I have noticed that the site prompts two uses of the comment boxes: one, to clarify the question/answer; two, to indicate why one down-voted.

I wonder if it would be more to the advantage of the site and its goals to reserve the comments boxes for clarification of the Q & A's and for direct instructions that would help the contributor improve the Q/A.

  1. This would magnify the "Q & A only" aspect of the forum: that would be all one really encounters--Q & A (rather than discussion).

  2. The site would present itself as more friendly: it would be devoid of the appearance of shallow arguing.

  3. The quality of the communications would be improved--instead of quick thoughts or reflections being tossed back and forth, it would require opposing perspectives be framed in a well thought out answers.

  4. Better balance would be achieved for the answers as opposing sides or camps of an issue, would be endeavoring to present logically, clearly and thoroughly from their camp.

  5. Facts would be easier to find and more easily identified.

  6. It will be more clear to those who contribute that quality work is welcome and valued even if it comes from an unpopular camp, so long as it is in keeping with the goals and boundaries of the forum.

  7. Ways to improve will be highlighted.

Therefore, could we consider an overhaul of the comments, to weed out and encourage the community to present well thought out answers instead?

| |

While this is an attitude I think regular contributors especially need to pay attention to both when authoring comments and when flagging them for cleanup, I don't think it is rule we can enforce in any way without ruining features that are required for the site to function properly.

One of the basic features provided by the SE engine is peer review. Obviously the primary mechanism for this is voting and the comment system is just a supplement to that. What you are proposing is equivalent of only having an upvote feature with no downvote feature. While this would provide some sorting mechanism in the same way that facebook "likes" express content popularity, it neuters the system by removing its real power: the ability for users to curate. Rather than a perpetual popularity contest, we actually want to be able to say "this content is wrong / not useful / not what we're looking for here". Taking away the downvote feature would take away this voice from the community.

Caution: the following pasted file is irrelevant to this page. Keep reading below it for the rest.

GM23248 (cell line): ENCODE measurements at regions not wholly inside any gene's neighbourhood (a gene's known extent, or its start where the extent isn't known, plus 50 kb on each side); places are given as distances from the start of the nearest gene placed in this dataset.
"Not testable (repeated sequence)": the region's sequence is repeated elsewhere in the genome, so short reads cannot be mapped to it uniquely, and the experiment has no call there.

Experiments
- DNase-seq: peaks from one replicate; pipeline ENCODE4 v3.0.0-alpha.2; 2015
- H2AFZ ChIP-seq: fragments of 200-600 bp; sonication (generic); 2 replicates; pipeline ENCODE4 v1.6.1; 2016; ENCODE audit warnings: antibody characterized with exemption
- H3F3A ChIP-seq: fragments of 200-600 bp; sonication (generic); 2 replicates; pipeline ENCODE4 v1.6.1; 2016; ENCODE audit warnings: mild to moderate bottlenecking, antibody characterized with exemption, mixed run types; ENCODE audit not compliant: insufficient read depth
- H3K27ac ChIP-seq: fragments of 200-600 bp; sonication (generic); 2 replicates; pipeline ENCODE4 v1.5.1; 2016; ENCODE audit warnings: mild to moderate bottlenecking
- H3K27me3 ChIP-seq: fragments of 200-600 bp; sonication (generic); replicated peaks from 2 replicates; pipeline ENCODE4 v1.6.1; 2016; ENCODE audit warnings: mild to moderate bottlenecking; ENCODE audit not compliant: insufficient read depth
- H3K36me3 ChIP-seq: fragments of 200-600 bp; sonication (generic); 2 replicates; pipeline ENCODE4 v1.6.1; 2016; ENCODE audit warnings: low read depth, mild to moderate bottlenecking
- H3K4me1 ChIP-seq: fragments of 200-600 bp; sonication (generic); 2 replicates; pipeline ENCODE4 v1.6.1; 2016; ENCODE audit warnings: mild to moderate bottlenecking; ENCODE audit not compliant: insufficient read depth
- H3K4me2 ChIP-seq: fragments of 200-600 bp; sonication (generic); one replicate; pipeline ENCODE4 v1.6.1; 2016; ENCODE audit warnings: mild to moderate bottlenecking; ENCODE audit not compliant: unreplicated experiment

Not allowing critical comments that point out flaws in a post would essentially do the same thing. At the very least it would amplify the one largest complaint people have with the voting system: unexplained downvotes! If anything we want to encourage people to leave comments when downvoting. This allows us to basically peer review the peer review process.

If you see comments that are NOT constructive in tone or content feel free to flag them. I would encourage the whole community to be aggressive in flagging comments that are less constructive than they should be. If there are valid points brought up in a comment but the comment itself is needlessly disparaging or personal rather than addressing the content, feel free to add a replacement comment that handles the situation better and flag the other one for deletion.

As you say, there is a chance here to set a constructive tone but I disagree that this can be done without the freedom to be critical.

| |
  • May we talk about this? I wonder if I did not express myself clearly in what I proposed here. I do not advocate for not allowing critical comments at all. I advocate for showing one's work in comments as well. Comments that specify what does not work about an answer and why, can be addressed or edits made to improve the answer (and hence the site). Ones that simply fly in disagreeing or taking a contrary stance with no support are too easy to make and they make the site appear immature and nonprofessional. Contrary views should be posed as well thought out supported answers. – user2027 Dec 13 '13 at 22:13

You must log in to answer this question.